A diagnosis of head and neck cancer, like any cancer diagnosis, is often accompanied by much fear and uncertainty. In addition, patients with head and neck cancer face difficulties in eating, chewing, drinking, breathing, speaking, as well as changes in appearance. Simultaneously, the burden of head and neck cancer is often manifested in psychosocial dysfunction, which can have a negative impact on quality of life. Although a phenomenon well recognized, little is known about many factors that influence or impact psychosocial dysfunction in individuals with head and neck cancer. Even less is known about the effective management of psychosocial dysfunction. To date, there is evidence to suggest that psychosocial interventions generally provide an overall positive effect. Moreover, some intervention studies, such as education alone, have failed to achieve the desired results. In addition, some studies suggest an advantage of cognitive- behavioral therapy over other forms of psychological treatment. With the growing impetus to investigate factors associated with psychosocial dysfunction, and considerable advancement in the development and validation of many global and disease-specific measures, there is an opportunity for further research to develop an appropriate clinical intervention program for such patients.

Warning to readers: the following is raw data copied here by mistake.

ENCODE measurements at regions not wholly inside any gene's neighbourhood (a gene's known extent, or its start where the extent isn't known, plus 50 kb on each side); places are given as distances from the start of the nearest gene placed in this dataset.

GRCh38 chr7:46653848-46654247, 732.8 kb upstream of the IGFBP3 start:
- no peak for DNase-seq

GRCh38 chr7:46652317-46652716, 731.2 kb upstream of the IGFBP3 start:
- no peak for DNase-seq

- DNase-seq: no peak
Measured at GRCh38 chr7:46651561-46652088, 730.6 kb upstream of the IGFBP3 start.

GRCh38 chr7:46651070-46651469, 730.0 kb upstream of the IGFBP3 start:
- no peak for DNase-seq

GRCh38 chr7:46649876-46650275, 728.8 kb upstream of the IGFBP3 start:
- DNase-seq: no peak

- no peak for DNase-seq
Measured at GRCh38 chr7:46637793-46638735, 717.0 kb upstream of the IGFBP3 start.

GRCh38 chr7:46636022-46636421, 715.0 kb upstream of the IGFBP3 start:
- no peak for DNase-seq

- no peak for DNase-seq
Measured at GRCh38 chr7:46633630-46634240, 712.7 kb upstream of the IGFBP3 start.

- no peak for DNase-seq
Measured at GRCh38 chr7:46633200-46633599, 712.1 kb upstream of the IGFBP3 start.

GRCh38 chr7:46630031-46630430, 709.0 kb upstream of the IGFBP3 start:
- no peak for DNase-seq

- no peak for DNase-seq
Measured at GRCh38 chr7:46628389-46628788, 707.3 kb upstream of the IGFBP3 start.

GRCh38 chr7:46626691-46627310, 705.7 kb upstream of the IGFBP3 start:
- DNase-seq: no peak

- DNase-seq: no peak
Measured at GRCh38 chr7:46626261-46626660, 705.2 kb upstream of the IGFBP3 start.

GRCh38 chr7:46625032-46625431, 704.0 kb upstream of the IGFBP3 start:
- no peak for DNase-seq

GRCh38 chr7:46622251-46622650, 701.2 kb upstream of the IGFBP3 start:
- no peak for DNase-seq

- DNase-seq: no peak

School of Nursing (Ms Semple and Drs Sullivan and Kernohan) and School of Rehabilitation Science (Dr Dunwoody), University of Ulster, Shore Rd, Newtownabbey, Northern Ireland.
Corresponding author: Cherith J. Semple, BSc(Hons) Nursing, School of Nursing, University of Ulster, Shore Rd, Newtownabbey, Northern Ireland BT37 0QB. (e-mail: email@example.com).
This study was supported by the Research and Development Office for the Department of Health and Social Services and Public Safety.
Accepted for publication May 18, 2004.